Wednesday, October 31, 2007

Some Day I Will Learn How To Read

I thought Pierre Bayard sounded very interesting when I first heard of him last winter. Now his book, How to Talk About Books You Haven't Read, is available in this country.

Bayard had some interesting things to say in an interview in The New York Times Book Review. (Though the interviewer, Deborah Solomon, sounds as if she wouldn't agree.)

For instance:

"I think a great reader is able to read from the first line to the last line; if you want to do that with some books, itís necessary to skim other books. If you want to fall in love with someone, itís necessary to meet many people. You see what I mean?"

Yes, Pierre, I do. I have learned that there are books I feel I need to familiarize myself with for professional reasons even though I can't possibly bring myself to read them from first line to last. Familiarizing myself with them, having some knowledge of them, enriches my life and shapes how I think of other books in relation to them. Reading every line of them would have killed me.

And:

"You suggest in your book that schools destroy a love of literature, in part because they donít allow skimming. Yes. Sometimes I help my son write book reports. Guillaume ó heís 14. Itís terrible. The questions are so specific about the names of characters, dates and towns where the heroes went that I am unable to answer the questions. It is the model of reading in France. A kind of scientific reading, which prevents people from inventing another kind of reading, which should be a form of wandering, as in a garden."

I wouldn't go so far as to say schools should allow skimming, but I agree that they aren't doing anything to encourage reading with those assignments that involve finding mindnumbingly pointless details in works of fiction. After going over a page of that sort of thing relating to a sixth-grader's Witch of Blackbird Pond homework, I remember thinking, Gee, I loved that book when I was a kid. I must have been out of my mind.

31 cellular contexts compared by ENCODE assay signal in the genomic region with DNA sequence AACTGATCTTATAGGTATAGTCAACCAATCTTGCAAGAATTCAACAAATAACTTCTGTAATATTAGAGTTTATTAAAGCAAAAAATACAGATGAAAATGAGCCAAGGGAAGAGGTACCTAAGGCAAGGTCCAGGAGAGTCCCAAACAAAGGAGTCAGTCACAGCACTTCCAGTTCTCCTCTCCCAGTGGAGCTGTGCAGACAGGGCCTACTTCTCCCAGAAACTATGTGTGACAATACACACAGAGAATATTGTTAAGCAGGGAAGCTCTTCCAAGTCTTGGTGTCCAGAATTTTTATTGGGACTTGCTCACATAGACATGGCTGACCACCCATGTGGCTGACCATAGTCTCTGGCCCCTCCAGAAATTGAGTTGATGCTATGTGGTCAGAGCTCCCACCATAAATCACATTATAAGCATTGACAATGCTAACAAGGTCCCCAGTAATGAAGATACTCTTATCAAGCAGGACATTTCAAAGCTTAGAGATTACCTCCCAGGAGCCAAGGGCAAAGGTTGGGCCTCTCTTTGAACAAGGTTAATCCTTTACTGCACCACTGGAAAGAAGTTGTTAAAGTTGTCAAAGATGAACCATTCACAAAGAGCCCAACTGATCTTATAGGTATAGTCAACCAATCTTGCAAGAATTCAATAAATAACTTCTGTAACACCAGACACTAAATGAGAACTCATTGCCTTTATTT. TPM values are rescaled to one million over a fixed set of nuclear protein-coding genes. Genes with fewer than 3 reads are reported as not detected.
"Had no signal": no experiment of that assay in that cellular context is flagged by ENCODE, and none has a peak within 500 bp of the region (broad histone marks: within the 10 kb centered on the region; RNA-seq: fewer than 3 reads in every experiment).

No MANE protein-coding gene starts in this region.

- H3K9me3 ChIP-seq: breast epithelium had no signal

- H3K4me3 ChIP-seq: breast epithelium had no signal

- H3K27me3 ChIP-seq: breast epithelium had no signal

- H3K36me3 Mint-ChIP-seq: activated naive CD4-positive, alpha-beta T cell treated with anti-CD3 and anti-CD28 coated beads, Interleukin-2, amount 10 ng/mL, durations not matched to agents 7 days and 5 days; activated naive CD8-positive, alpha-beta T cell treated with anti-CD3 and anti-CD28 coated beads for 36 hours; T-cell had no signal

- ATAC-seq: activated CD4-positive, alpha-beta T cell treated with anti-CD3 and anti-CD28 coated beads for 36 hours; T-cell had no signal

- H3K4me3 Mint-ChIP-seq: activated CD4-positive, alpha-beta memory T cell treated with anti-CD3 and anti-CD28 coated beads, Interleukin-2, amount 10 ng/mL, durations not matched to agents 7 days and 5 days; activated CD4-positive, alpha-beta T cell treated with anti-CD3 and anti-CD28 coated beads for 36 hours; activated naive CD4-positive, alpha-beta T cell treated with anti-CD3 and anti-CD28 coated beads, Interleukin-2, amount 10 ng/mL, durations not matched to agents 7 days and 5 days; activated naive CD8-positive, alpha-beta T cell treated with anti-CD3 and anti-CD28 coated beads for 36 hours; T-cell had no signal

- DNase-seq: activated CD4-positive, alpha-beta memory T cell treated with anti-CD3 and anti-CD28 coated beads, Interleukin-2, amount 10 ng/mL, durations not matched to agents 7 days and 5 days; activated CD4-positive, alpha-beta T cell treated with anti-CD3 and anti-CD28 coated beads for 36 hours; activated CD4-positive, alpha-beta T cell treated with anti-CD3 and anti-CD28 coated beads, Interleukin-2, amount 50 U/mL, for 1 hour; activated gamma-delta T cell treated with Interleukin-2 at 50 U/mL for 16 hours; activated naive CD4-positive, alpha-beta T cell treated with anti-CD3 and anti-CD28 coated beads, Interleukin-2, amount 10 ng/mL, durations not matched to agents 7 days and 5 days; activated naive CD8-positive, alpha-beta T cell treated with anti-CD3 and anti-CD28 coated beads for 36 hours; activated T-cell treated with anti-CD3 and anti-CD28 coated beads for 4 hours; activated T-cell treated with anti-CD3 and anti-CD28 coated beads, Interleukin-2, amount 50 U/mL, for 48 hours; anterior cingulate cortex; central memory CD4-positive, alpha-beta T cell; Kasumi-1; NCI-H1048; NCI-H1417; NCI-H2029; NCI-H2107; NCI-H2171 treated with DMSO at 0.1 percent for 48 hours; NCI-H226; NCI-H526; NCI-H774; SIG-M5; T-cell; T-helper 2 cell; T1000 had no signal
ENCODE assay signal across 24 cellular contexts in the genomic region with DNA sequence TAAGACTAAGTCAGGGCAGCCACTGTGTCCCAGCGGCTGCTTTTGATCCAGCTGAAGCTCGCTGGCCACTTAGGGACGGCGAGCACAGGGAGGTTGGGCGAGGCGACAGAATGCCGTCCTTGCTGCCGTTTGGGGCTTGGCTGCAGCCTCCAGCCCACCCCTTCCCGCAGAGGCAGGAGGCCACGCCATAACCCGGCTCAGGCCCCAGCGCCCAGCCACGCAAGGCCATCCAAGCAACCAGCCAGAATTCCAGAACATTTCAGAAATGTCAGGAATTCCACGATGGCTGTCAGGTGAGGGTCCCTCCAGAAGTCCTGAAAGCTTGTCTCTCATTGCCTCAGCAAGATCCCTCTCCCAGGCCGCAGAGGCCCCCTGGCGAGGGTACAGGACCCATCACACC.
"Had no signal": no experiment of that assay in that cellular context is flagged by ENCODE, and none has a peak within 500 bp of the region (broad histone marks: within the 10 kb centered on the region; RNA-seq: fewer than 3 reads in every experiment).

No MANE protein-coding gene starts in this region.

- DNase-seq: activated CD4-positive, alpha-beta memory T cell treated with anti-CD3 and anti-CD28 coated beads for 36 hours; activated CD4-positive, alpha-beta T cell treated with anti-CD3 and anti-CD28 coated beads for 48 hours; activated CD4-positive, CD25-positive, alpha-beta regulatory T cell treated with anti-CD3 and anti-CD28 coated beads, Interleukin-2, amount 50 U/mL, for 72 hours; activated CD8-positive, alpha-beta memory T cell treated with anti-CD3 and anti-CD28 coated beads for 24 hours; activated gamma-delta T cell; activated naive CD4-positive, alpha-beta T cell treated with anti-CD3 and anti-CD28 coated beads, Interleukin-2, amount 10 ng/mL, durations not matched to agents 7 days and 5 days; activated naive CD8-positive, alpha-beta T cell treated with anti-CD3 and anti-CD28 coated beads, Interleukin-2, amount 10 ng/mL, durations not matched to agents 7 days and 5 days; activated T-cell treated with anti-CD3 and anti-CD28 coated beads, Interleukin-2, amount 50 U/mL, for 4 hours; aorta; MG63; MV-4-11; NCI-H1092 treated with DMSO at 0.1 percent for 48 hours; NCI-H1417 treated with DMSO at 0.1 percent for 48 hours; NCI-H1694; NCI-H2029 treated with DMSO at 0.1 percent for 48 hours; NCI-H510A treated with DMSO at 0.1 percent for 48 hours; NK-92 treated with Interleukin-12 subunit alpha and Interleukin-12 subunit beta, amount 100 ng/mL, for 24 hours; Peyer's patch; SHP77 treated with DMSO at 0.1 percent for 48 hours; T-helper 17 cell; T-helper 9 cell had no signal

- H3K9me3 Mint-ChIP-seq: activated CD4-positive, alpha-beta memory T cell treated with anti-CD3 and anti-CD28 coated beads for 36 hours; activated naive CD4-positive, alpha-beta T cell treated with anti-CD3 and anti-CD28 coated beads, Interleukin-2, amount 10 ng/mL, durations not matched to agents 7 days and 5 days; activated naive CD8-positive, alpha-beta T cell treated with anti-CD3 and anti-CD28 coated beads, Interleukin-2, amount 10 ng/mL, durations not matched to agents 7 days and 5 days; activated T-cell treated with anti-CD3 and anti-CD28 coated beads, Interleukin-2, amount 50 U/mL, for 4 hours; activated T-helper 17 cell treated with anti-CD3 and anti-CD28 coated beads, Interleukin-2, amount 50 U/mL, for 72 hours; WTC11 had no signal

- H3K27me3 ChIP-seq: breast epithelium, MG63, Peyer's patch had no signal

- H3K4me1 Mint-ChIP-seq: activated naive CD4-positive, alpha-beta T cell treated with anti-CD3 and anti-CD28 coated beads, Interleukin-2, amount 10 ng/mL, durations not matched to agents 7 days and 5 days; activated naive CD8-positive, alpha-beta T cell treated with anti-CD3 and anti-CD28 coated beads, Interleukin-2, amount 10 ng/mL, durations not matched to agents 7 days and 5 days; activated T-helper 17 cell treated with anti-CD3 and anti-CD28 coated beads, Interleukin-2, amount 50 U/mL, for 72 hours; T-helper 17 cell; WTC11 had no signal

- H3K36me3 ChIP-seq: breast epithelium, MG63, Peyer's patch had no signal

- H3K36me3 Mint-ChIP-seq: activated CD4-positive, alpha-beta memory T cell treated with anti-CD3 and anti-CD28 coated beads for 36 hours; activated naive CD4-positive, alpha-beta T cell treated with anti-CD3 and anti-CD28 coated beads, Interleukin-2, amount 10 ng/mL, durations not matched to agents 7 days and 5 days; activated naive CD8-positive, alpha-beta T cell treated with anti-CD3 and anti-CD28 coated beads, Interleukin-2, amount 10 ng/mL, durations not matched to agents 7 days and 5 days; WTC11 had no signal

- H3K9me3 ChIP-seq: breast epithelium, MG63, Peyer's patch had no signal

Not only did the boy in question hate the book, his homework assignment ruined it for me years after I'd read it. Think about it--the schools are destroying the love of reading retroactively.

I can't wait to see if Bayard's book gets taken up by the press and what reviewers have to say about it. Reading the reviews would be sort of like reading the book, right? Another kind of reading?

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Sunday, March 11, 2007

Let's Face It--I Will Never Know How To Read A Book

My failure to take instruction on how to read is well documented in this blog. I am still attracted to books I hope will improve my comprehension, though. I'm always worried I'm not quite getting it. Or, in some cases, not getting it at all. I'm always hoping that I will one day be more than I am.

Well, after reading Think you know how to read, do you? by Tom Lutz, I'm considering throwing in the towel. He does a review of a number of books on the subject, and, to be brutally honest, I sometimes had trouble working through even what he had to say forget about making my way through any of the titles he reviewed.

But what I did get from his essay (assuming I knew how to read it) is that a lot of people who write books on how to read books are just a little bit elitist. I mean, according to Lutz, many of these books are written by academics who don't even like each other forget about readers like myself who see the expression "the text" and find our minds filled with white noise. And then they appear to be very into telling us not so much how to read but what to read. Many of these how-to books include reading lists.

You wanna bet whether or not those lists include Buffy novelizations? Danielle Steele? John Grisham?

Lutz quotes one author, John Sutherland, as saying, "How can we identify the 10 percent, or less, of fiction available that is not crap?"

When I see something like that, I think, Yeah, I do want to be able to identify the crap books in the market--so I can go out and read them!!!!

Is it any wonder my family members struggle in the academic world? I think there's something wrong with our genes.

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